- As buy now-pay later services proved popular over the Black Friday shopping weekend, the Australian BNPL purveyor Afterpay reported a 34% increase for in-store and online installment payment orders this holiday season, the payments company said in a press release last week.
- Among the top categories with U.S. shoppers this year were fashion, footwear, beauty, homeware and fitness, Afterpay said. The top-selling items purchased using its installment payments were clogs, weekender bags, trucker hats, pajamas and shoes, according to the release.
- Afterpay cited 11% more Gen Z shoppers using buy now-pay later options between Black Friday and Cyber Monday compared to last year. Overall, the platform also reported a 30% year-over-year increase in its users' spending online.
Sydney-based Afterpay was acquired by payment tools company Square in August for $29 billion, underscoring the rise of the buy now-pay later trend worldwide.
Though this year's holiday shopping season has yielded mixed results so far, consumer demand for buy now-pay later options has clearly risen. Compared to 2019, installment payment spending more than quadrupled in November, research from Adobe found.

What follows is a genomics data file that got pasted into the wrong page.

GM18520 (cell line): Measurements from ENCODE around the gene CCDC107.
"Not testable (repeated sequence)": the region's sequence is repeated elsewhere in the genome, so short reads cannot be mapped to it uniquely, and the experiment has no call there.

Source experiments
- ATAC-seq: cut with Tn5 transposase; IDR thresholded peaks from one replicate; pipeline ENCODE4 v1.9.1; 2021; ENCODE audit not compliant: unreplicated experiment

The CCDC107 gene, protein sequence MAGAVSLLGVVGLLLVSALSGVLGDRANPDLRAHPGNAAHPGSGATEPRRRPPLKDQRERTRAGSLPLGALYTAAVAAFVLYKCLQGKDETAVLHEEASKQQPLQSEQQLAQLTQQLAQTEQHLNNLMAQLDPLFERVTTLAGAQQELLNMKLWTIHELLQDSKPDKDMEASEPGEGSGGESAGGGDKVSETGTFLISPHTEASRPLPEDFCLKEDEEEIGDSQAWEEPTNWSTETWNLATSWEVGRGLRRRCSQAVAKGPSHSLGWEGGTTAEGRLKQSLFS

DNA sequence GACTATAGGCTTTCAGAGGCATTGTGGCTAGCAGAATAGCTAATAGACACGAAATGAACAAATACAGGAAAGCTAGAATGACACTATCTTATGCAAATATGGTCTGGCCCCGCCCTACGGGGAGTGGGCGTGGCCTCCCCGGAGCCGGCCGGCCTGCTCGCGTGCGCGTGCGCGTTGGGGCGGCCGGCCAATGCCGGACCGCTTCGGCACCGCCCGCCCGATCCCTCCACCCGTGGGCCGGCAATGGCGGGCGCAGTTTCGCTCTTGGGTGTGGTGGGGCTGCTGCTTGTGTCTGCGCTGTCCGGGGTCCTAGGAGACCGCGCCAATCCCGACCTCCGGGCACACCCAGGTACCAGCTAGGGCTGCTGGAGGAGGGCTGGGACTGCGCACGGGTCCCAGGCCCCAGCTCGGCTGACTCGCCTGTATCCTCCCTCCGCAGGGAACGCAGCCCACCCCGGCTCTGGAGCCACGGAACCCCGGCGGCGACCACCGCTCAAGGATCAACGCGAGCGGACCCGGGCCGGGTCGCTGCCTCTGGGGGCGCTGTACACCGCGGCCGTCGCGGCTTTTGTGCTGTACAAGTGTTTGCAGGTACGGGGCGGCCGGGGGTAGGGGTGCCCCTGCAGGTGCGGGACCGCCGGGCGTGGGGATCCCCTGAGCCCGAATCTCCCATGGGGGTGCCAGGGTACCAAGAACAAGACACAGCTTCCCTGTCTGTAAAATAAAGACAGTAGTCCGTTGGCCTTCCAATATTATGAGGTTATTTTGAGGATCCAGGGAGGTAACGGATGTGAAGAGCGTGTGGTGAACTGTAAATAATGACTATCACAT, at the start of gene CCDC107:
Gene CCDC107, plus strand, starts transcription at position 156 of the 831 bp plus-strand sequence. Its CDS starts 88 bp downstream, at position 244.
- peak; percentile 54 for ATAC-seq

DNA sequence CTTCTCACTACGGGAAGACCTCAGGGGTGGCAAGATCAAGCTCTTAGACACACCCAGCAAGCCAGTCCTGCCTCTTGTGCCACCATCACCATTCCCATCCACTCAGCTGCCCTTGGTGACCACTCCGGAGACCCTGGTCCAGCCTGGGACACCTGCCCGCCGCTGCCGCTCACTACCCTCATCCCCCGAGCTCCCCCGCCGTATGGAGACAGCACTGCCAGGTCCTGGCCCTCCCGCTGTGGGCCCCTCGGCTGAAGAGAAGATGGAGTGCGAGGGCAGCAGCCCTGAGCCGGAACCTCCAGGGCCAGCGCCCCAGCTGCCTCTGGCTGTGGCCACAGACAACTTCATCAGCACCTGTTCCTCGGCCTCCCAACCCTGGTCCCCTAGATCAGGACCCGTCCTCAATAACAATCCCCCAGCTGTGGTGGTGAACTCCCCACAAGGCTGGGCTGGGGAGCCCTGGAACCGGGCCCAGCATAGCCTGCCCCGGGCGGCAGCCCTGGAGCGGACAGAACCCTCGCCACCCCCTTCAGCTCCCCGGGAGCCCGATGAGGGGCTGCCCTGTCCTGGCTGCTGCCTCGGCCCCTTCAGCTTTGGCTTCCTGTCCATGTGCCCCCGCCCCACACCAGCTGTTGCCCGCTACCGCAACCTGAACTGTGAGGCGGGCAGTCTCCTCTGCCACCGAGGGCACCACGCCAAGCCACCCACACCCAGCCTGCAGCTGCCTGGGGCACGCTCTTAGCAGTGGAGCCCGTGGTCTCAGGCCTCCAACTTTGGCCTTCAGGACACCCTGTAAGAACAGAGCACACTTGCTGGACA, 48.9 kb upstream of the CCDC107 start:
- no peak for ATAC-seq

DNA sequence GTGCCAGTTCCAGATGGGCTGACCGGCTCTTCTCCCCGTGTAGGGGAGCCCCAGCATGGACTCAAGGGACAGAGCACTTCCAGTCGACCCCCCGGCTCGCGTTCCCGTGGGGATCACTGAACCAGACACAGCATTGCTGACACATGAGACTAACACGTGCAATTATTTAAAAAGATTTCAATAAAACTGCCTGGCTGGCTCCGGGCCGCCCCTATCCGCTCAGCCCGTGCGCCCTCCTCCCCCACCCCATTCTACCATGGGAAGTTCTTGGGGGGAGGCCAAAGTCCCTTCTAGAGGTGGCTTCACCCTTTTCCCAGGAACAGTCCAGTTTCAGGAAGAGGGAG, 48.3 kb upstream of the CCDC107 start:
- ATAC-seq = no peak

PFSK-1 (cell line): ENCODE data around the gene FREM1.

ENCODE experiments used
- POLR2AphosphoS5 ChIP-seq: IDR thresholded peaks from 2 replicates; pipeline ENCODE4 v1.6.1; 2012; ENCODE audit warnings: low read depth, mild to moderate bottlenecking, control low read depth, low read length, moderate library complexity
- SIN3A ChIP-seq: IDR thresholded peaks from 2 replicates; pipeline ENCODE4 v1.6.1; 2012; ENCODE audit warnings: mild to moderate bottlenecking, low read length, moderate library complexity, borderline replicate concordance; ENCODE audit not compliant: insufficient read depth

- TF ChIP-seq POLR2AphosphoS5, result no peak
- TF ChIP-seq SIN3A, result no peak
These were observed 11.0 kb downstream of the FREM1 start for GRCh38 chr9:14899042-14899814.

Afterpay's uptick follows the platform's entry into in-store payments. In October 2020, Afterpay enabled shoppers to make installment payment purchases via a contactless, virtual card in their digital wallet.
"As we celebrate another holiday season in the pandemic, consumers were eager to gain a sense of normalcy and spend on gifts for themselves and loved ones," Zahir Khoja, Afterpay's general manager of North America, said in the statement.
Amid this period of growth, other payments providers and retailers are also looking to offer the service to customers. Retailer Target introduced services from BNPL players Affirm and Sezzle in October, and Mastercard recently announced that it would launch a buy now-pay later option sometime next year.
Yet, some question whether the advantages of installment payments are worth the risk to consumers and providers.
Fitch Ratings released a report this year indicating that consumers attracted to buy now-pay later services may not repay the balance if they face financial hardships. And because BNPL providers don't always report their customers to credit bureaus, they may not accurately assess borrowers' debt levels.
In November, the House Financial Services Committee's Task Force on Financial Technology held a hearing during which Marisabel Torres, director of California policy at the Center for Responsible Lending, testified regarding the potential risk of buy now-pay later services damaging young people's credit and overloading them with debt.